Downtown’s sleeping giant is almost ready to wake up

One of the region’s most anticipated projects -- the Dayton Arcade, downtown’s sleeping giant -- is getting closer to reality, developers say.

The latest move came Wednesday, when the Ohio Housing Finance Agency approved about $22.5 million in Low Income Housing Tax Credits for the Dayton Arcade, as well as a $4 million low-interest housing development loan.

This is expected to be the last major milestone before financing is finalized and work begins to resuscitate the long-slumbering complex, developers said.

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“We’ll now go through our checklist to close on financing, and this was a big key component of that,” said Trace Shaughnessy, vice president of McCormack Baron Salazar, which is handling the housing part of the Arcade project.

The closing is expected to happen by mid to late November, and developers hope to begin construction by the end of the year. New housing in the Arcade is targeted to open early in the second quarter of 2020.

In 2016, the Dayton Arcade was awarded about $20 million in Low Income Housing Tax Credits from the state.

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On Wednesday, the Ohio Housing Finance Agency board approved a special allocation of $2.25 million annually in credits to the Arcade for a period of 10 years, totaling $22.5 million.

The special allocation was necessary because there was a delay in the Arcade project stemming from its complexity and a change in developers, said Kelan Craig, the Ohio Housing Finance Agency’s director of planning, preservation and development.

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Miller-Valentine Group withdrew from the project, and St. Louis-based McCormack Baron Salazar took over the housing components. Maryland-based Cross Street Partners is the lead developer.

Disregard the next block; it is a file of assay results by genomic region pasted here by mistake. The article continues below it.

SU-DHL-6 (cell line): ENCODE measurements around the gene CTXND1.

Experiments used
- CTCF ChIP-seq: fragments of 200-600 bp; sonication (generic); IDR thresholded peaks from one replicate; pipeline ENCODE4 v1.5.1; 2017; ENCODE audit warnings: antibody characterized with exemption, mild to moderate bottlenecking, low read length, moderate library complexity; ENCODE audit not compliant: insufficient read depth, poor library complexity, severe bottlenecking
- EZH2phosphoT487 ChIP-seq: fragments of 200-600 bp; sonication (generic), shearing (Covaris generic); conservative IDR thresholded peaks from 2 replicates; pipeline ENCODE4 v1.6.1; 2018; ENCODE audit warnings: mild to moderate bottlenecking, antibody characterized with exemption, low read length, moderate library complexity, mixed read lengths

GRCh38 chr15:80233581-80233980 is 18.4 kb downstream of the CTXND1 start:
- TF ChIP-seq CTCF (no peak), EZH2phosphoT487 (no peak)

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The Arcade also is getting a $4 million loan for new housing, which has a 2.5 percent interest rate over 10 years, he said.

Shaughnessy, with McCormack Baron Salazar, said there’s not much left standing in the way of the Arcade project beginning. He said what remains is mostly finalizing the financing and working out legal details.

The first phase of the Arcade’s housing is scheduled to include 108 affordable units across four buildings. There will be a mix of one-, two- and three-bedroom apartments. The second phase, focused on the northern part of the complex, is planned to include additional housing, likely market-rate units.

Local development leaders have said for months that the Arcade project is nearly to the finish line.Funding sources include state and federal historic tax credits, new market tax credits, low income housing tax credits and a $10 million city of Dayton loan.

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